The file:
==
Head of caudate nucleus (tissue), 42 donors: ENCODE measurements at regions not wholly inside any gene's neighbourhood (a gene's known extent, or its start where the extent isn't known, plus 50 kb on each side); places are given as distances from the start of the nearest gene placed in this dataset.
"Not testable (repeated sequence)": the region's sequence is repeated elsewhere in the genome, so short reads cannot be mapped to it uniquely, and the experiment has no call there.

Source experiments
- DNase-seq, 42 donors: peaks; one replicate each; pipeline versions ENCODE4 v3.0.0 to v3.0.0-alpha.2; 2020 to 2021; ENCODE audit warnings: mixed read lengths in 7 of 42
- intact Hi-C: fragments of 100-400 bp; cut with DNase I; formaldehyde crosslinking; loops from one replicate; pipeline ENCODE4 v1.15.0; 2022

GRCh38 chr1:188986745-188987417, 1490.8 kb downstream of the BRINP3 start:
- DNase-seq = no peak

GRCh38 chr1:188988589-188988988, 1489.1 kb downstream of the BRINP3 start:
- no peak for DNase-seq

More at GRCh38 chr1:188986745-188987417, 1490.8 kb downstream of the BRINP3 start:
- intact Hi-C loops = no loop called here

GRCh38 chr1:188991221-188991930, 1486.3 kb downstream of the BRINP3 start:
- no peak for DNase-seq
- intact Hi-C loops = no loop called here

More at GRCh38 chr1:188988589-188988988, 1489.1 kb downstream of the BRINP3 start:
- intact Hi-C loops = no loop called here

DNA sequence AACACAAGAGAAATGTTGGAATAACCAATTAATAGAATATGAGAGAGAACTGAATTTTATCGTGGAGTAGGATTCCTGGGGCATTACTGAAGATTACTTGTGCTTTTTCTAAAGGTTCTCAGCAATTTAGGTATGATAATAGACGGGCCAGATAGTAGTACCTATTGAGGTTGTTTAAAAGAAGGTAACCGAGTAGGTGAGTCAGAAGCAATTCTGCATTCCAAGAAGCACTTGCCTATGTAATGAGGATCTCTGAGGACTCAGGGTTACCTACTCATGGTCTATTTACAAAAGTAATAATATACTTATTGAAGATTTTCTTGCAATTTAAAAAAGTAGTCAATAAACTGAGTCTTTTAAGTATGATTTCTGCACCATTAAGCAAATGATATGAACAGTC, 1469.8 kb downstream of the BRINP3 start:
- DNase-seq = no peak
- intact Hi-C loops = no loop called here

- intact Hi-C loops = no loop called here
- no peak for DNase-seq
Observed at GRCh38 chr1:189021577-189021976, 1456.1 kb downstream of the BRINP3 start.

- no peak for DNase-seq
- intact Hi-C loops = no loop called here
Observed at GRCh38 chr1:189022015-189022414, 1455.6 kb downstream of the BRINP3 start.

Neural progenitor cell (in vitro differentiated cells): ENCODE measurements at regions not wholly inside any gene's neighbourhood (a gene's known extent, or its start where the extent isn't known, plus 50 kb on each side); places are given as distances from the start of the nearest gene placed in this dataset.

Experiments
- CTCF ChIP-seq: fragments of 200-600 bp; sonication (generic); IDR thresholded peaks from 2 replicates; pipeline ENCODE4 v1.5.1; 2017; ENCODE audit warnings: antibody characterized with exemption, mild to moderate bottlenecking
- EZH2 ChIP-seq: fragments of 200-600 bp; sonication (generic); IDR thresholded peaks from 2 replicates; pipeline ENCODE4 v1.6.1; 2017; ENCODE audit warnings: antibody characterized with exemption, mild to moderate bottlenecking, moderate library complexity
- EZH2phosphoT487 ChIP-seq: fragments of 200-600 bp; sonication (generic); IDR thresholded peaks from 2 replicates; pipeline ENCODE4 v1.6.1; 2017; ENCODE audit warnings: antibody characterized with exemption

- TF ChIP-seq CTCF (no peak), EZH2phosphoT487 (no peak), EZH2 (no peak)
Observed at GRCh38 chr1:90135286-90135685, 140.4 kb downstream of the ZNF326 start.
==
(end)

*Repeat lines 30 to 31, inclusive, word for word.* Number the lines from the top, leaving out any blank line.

- EZH2phosphoT487 ChIP-seq: fragments of 200-600 bp; sonication (generic); IDR thresholded peaks from 2 replicates; pipeline ENCODE4 v1.6.1; 2017; ENCODE audit warnings: antibody characterized with exemption

- TF ChIP-seq CTCF (no peak), EZH2phosphoT487 (no peak), EZH2 (no peak)